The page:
Matthew Hancock MP, the Secretary of State for Digital, Culture, Media and Sport, has underlined his commitment to addressing the transfer of value from creators to digital content platforms.
In one of his first speeches as the newly-appointed Culture Secretary, following a year-long stint as Digital Minister, he said: ‘Imagine there was no James Bond. Imagine their was no Harry Potter. Imagine there was no Imagine by John Lennon. Who can say what cultural brilliance would have been robbed from our nation if artists couldn’t reap the rewards of their creation?’
He continued: ‘Intellectual Property [IP] is vital to encouraging creativity and as a government we are committed to protecting it… We remain fully committed to addressing the transfer of value from the creative industries and closing the value gap that fails to reward our creators.’
Hancock was referring to mounting concerns that some digital content platforms and aggregators are exploiting a loophole in European copyright law that allows them to underpay creators and rightsholders for use of their work, or in some cases, not pay them at all.
Over recent months, the music industry has become increasingly vocal about this growing value gap.
Prominent campaigns and open letters, signed by thousands of artists and songwriters including Coldplay and Ed Sheeran, have been backed by leading industry organisations including PRS for Music, UK Music and the International Confederation of Societies of Authors and Composers (CISAC).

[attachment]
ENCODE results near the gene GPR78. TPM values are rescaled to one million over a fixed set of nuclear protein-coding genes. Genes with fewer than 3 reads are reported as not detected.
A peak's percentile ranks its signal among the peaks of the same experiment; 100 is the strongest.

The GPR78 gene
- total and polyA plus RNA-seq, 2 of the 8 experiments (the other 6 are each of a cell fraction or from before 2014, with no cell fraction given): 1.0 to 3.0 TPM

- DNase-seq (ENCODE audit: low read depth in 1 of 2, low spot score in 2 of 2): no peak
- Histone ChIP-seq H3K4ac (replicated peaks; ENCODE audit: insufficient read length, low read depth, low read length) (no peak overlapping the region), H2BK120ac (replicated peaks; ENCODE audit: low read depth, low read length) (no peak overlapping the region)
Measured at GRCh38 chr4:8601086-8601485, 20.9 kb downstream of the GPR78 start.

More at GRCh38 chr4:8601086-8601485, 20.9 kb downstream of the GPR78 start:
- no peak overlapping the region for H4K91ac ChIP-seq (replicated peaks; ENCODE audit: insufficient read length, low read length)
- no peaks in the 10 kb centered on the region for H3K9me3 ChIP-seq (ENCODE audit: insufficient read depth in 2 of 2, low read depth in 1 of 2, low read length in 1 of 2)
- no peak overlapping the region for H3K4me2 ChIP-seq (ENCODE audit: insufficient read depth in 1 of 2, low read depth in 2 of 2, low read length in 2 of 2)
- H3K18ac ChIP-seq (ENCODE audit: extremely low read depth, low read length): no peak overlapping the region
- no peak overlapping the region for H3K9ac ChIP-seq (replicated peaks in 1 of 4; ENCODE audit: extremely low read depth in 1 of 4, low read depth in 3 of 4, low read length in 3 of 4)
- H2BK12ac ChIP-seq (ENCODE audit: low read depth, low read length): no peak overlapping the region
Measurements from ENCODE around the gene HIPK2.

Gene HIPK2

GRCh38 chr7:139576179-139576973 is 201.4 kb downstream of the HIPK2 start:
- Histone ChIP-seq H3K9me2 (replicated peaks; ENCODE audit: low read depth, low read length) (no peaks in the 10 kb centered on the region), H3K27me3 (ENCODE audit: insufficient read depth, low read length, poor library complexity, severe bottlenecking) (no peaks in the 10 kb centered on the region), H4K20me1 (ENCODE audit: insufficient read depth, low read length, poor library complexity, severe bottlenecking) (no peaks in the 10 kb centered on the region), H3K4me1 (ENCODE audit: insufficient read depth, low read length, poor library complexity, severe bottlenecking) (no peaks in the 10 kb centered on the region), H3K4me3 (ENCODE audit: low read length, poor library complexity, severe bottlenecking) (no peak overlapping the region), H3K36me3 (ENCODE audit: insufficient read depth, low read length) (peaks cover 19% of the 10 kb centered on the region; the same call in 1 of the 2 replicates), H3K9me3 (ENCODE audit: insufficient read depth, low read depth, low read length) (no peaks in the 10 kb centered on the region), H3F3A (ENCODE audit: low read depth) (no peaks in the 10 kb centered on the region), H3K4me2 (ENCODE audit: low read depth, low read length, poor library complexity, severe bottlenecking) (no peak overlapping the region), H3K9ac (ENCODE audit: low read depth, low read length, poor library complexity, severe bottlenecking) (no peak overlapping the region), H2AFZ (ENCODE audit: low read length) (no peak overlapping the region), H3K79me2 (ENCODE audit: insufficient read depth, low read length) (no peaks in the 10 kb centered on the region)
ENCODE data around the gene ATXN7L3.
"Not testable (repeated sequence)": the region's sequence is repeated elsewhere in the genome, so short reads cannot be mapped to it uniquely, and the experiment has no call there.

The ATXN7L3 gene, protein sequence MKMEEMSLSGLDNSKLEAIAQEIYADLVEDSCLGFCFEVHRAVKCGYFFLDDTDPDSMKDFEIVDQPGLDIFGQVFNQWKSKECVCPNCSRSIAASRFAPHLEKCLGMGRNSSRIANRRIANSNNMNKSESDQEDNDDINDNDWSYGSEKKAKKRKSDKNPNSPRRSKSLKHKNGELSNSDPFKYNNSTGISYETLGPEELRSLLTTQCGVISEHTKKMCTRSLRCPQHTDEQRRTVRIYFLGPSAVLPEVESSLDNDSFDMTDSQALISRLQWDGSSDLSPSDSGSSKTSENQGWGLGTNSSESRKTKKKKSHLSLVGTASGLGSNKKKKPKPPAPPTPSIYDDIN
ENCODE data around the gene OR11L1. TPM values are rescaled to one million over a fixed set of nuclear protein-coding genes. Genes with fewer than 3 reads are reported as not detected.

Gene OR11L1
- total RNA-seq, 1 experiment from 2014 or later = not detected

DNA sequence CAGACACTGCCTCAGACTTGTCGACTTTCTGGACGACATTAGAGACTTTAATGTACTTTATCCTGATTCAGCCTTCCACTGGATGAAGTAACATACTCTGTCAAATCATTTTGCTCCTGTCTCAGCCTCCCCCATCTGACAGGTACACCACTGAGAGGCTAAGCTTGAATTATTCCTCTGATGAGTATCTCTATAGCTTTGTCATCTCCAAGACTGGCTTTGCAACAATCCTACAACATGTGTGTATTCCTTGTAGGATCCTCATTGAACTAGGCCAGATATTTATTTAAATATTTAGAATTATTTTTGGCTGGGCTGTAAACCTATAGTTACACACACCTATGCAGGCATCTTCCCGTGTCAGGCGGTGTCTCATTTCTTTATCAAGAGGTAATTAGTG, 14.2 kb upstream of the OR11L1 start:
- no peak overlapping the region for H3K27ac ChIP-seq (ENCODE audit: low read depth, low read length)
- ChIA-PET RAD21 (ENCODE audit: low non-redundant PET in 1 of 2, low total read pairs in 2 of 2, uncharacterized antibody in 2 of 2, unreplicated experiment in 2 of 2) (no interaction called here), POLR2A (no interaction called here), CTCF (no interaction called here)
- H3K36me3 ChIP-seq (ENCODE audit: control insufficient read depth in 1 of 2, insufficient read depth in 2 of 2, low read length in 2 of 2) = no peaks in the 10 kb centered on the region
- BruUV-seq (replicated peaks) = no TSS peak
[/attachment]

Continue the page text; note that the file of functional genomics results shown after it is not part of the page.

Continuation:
Hancock strove to soothe concerns in his speech this week for the Alliance for Intellectual Property, saying: ‘IP rules may be technical but their importance can’t be overstated…
‘Our [new] Digital Charter is the framework which will develop the policies and frameworks to make the UK the safest and fairest place to be online. We have a good track record on this.’
He closed: ‘Our commitment to IP is unwavering. We will remain an open, confident, forward-looking nation that will be a haven for the brightest creative talent. For that is where this country’s future lies.’
In related news, the government recently confirmed that it will continue to fund the Intellectual Property Crime Unit, helping it to build on its record fighting online counterfeiting and piracy.